Cape argues that when we treat all incidents with equal outrage, we act against our community’s interests. This is patently wrong. There may be different responses to different incidents, but don’t tell the person who had a swastika drawn on their garage that their feeling of vulnerability is any less real than that of someone who suffered an incident which Mr. Cape feels would be worthy of outrage. Both acts are ultimately expressions of anti-Semitism and all anti-Semitism is bad for the Jewish community.

3) It is not for the victim to determine when anti-Semitism ‘poses a real threat’ or simply ‘springs from ignorance’

Not only is it difficult to know if a perpetrator was motivated by ignorance or malice, but it is equally as difficult to plot the impact of an incident in an effort to enhance community safety. Cape has no way of knowing whether or not anyone “will be immediately safer because there was an outcry about a slide in a park that was defaced” — and he shouldn’t claim to. Unless he knows who the perpetrator is, his misplaced confidence that their actions will never escalate to violence is ignorant and dangerous.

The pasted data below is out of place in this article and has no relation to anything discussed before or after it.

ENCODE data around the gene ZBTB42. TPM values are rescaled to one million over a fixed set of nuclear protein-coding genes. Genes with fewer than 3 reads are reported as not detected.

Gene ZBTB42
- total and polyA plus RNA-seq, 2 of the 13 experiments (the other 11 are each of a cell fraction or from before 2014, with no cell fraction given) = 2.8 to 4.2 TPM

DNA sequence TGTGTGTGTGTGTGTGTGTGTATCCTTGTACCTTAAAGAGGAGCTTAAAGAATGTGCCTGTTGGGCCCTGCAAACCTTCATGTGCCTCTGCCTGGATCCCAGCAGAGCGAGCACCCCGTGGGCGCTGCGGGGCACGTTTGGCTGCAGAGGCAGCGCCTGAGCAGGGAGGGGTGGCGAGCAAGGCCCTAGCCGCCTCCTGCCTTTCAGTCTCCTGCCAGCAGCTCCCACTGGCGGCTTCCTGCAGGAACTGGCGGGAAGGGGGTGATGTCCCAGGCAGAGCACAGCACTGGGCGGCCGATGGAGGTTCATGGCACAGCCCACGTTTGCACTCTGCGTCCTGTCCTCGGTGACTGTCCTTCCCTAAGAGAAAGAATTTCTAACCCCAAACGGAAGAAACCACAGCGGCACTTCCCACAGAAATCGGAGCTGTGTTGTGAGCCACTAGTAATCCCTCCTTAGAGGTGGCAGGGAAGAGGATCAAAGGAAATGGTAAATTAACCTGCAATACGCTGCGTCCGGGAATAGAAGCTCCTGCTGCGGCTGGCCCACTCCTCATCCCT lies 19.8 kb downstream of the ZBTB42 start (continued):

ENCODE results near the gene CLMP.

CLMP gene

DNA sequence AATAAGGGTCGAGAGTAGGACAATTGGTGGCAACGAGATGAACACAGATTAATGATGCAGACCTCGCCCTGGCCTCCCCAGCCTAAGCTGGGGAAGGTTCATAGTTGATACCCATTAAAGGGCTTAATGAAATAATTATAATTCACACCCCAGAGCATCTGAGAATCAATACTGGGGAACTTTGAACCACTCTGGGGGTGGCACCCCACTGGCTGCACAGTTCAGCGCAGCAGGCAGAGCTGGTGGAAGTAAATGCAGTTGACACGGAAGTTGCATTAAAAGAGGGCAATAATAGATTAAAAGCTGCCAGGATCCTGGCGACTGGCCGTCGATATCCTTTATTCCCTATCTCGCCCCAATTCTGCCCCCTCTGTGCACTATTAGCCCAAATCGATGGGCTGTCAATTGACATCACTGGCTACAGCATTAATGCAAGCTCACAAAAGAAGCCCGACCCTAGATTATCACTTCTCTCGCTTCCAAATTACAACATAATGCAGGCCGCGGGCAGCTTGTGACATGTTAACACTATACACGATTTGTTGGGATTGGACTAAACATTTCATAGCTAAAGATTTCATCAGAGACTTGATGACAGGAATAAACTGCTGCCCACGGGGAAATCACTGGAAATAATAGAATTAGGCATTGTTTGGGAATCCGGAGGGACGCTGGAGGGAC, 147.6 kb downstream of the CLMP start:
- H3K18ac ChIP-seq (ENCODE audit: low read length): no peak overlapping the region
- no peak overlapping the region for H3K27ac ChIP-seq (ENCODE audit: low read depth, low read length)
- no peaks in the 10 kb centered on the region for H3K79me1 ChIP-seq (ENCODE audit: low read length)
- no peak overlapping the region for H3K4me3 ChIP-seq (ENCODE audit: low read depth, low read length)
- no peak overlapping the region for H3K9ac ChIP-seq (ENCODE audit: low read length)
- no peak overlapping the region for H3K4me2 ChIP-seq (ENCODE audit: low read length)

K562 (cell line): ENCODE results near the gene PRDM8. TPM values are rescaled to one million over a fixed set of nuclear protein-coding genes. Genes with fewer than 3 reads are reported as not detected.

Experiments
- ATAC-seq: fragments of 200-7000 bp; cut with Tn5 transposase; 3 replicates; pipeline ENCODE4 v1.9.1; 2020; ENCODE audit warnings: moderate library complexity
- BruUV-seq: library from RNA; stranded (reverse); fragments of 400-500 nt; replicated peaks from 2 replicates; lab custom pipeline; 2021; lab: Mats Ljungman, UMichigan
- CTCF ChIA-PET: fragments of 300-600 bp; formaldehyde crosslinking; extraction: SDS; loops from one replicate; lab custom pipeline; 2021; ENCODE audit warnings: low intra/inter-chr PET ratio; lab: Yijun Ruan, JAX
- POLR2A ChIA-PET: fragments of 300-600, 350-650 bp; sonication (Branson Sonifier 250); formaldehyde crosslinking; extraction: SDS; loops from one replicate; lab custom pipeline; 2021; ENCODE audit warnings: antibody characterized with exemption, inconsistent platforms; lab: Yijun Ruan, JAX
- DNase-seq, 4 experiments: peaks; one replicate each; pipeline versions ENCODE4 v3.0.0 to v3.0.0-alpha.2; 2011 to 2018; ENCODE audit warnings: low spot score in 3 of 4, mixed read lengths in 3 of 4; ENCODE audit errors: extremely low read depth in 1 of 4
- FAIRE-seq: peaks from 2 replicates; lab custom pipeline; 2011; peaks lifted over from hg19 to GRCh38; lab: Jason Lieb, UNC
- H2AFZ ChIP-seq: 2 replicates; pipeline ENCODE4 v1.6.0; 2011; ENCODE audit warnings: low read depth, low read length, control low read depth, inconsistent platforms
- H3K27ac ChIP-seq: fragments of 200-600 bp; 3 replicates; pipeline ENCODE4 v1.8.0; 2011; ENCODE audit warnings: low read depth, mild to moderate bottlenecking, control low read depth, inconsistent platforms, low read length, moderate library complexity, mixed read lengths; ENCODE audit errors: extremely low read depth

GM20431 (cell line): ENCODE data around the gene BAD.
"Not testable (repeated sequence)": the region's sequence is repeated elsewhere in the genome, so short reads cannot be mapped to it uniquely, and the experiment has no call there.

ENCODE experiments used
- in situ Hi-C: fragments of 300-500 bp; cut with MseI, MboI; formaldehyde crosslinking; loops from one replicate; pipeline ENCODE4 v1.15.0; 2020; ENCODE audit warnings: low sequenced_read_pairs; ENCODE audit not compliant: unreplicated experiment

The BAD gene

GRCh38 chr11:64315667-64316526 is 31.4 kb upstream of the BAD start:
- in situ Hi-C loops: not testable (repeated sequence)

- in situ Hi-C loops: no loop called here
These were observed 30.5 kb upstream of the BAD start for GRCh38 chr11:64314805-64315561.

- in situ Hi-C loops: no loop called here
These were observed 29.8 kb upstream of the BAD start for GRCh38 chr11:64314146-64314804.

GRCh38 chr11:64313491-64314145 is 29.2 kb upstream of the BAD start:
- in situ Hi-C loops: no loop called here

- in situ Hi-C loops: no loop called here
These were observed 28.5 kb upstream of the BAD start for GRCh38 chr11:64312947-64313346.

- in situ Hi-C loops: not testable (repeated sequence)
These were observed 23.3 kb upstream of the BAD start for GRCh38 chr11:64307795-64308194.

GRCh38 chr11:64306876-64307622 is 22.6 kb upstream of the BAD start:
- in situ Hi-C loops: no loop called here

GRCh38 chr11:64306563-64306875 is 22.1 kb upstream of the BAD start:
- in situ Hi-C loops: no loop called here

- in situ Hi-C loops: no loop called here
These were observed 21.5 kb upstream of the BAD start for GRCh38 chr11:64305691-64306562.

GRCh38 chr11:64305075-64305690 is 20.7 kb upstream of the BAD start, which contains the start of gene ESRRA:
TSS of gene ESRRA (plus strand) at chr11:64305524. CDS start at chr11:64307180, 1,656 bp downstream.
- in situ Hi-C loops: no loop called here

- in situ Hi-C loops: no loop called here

4) Individuals who act alone don’t make the job of Official Jews “far more difficult.”

After analyzing a number of recent incidents, we are told the appropriate level of action that should be taken by our community organizations — not individuals — lest we make the job of our Official Jews “far more difficult.” The understanding that our voice is stronger when we speak as a collective does not give license to attempt to shame individuals into silence, castigating them in the newspaper because you say they will make your job harder. The only reason there are ANY jobs with communal organizations is because donors expect them to support the needs of the greater Jewish community and advocate on their behalf. If anyone feels that this job is beyond their measure because our community is constantly “outraged” at “offensive annoyances”, they should seek employment in another field. Further, if ordinary Jews in our community are taking matters into their own hands, Official Jews should question why this is necessary if they are effectively doing their jobs.